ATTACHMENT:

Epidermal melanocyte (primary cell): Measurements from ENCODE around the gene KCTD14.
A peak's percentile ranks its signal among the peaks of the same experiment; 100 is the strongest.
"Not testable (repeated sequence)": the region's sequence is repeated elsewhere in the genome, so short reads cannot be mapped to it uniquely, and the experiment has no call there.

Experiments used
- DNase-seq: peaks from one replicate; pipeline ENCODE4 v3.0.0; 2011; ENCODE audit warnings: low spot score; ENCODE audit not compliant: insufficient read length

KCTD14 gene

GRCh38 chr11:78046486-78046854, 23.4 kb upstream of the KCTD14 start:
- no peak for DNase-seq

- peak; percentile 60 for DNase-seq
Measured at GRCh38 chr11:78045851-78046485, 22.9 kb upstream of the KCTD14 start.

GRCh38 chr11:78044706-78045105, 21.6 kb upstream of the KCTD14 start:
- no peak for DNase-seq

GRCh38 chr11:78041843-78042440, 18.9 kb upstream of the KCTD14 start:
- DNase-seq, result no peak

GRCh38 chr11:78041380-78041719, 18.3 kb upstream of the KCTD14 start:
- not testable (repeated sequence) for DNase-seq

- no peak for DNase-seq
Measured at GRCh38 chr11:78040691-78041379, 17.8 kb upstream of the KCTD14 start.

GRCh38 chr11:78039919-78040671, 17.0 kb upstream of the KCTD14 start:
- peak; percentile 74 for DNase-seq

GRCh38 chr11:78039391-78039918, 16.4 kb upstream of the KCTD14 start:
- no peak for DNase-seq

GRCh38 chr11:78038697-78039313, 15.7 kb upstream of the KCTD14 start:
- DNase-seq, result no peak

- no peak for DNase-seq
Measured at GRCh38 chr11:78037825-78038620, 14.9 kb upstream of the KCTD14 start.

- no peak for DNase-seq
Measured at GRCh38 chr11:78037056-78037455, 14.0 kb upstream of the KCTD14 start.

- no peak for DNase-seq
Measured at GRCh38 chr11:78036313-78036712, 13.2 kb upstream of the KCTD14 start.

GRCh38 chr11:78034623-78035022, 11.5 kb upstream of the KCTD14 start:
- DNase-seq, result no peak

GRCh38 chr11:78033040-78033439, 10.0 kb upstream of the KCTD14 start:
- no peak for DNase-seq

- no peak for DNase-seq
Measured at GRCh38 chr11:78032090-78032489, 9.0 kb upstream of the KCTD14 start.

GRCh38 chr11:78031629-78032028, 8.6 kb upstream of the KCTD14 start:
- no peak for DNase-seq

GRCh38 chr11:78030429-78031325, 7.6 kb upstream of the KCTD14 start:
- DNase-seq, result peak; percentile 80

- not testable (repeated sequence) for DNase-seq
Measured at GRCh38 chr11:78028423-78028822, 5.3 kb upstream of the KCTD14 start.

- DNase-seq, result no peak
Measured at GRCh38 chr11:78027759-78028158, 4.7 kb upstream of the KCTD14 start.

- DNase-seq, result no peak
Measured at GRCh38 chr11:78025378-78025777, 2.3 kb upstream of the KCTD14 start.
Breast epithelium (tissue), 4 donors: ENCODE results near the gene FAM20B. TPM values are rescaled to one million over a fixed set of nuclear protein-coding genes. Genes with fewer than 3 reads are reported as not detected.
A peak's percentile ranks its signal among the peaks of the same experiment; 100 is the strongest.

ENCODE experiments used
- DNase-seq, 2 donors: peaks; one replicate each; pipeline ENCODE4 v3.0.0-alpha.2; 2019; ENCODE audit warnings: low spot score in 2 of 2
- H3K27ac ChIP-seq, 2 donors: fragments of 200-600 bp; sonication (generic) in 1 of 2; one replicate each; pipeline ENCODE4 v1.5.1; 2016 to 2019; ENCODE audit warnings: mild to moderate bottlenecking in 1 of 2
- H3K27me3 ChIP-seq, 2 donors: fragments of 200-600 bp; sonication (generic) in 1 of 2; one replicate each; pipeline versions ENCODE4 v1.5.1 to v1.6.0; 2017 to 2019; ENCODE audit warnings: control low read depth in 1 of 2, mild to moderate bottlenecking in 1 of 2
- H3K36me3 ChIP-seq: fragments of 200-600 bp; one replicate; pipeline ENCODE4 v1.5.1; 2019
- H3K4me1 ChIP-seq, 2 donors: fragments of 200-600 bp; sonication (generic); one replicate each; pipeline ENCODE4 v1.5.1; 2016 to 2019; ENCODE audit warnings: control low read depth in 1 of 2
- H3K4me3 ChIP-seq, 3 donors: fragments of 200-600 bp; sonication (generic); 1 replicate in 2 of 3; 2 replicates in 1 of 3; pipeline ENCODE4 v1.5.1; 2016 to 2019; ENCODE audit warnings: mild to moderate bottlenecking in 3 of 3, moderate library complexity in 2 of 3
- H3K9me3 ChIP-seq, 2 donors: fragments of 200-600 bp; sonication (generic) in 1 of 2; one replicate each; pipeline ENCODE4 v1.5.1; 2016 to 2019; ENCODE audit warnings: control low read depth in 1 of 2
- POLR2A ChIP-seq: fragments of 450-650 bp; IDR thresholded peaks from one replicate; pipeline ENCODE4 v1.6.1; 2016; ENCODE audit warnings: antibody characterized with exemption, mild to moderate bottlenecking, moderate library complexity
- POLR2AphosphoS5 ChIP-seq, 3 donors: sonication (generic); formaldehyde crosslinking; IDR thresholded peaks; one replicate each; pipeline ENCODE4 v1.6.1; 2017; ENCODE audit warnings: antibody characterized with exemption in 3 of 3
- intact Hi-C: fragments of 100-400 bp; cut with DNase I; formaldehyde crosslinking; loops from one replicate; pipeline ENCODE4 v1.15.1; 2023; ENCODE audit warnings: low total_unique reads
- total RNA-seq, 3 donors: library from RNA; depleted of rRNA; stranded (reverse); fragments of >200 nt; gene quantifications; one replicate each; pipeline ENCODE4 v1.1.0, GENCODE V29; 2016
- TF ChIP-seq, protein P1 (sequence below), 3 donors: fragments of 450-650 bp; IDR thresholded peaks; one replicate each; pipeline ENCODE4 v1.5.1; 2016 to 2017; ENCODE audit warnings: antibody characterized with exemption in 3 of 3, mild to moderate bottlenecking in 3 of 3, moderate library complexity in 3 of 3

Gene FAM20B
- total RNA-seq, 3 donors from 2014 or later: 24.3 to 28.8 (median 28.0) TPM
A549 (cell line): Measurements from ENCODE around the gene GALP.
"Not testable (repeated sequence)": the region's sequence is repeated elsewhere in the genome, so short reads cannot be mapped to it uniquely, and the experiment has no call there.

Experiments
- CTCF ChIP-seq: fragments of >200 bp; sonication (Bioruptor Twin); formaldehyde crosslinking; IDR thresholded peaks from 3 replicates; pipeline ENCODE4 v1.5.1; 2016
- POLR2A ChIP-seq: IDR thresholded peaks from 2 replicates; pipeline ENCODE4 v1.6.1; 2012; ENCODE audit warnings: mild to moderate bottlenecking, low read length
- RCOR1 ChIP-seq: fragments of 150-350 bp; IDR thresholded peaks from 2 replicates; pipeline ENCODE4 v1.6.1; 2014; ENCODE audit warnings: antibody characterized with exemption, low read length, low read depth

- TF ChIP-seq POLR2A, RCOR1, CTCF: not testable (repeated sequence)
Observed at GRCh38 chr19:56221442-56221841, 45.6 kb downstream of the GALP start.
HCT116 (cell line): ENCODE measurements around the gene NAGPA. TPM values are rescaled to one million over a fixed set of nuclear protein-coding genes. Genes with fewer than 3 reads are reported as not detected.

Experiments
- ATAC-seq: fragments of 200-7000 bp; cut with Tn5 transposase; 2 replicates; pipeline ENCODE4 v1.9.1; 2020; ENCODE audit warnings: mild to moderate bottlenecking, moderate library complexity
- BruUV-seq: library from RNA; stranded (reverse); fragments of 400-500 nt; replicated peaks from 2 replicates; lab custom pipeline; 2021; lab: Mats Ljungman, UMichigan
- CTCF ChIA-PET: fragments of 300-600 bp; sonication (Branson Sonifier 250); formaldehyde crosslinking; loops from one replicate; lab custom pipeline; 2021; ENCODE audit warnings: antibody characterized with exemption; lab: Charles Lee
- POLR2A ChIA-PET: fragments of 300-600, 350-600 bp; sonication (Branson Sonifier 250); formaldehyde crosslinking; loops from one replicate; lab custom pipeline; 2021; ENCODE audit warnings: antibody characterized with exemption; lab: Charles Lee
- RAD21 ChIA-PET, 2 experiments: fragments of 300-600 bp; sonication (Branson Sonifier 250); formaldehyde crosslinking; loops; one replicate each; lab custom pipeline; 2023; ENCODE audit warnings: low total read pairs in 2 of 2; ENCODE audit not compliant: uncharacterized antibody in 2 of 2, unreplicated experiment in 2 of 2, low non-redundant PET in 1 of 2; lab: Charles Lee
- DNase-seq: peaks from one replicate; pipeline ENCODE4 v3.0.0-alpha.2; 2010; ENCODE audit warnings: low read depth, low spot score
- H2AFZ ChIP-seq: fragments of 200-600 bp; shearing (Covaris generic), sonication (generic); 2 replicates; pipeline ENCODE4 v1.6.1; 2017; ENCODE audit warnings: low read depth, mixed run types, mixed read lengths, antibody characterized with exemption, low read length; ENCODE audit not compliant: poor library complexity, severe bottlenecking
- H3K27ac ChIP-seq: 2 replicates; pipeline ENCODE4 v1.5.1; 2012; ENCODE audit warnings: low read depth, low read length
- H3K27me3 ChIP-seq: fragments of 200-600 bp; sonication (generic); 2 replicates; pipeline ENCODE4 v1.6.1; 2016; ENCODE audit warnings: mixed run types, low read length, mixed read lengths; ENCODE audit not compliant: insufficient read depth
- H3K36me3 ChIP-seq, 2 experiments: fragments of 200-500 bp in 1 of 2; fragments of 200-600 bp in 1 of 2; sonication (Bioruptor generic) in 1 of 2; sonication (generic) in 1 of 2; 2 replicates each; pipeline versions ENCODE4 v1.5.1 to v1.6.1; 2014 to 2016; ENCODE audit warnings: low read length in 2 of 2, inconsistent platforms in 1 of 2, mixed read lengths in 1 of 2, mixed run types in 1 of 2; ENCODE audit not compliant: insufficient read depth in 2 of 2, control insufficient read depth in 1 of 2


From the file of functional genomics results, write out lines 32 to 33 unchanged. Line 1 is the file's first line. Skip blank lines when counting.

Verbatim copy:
- DNase-seq, result no peak

GRCh38 chr11:78033040-78033439, 10.0 kb upstream of the KCTD14 start: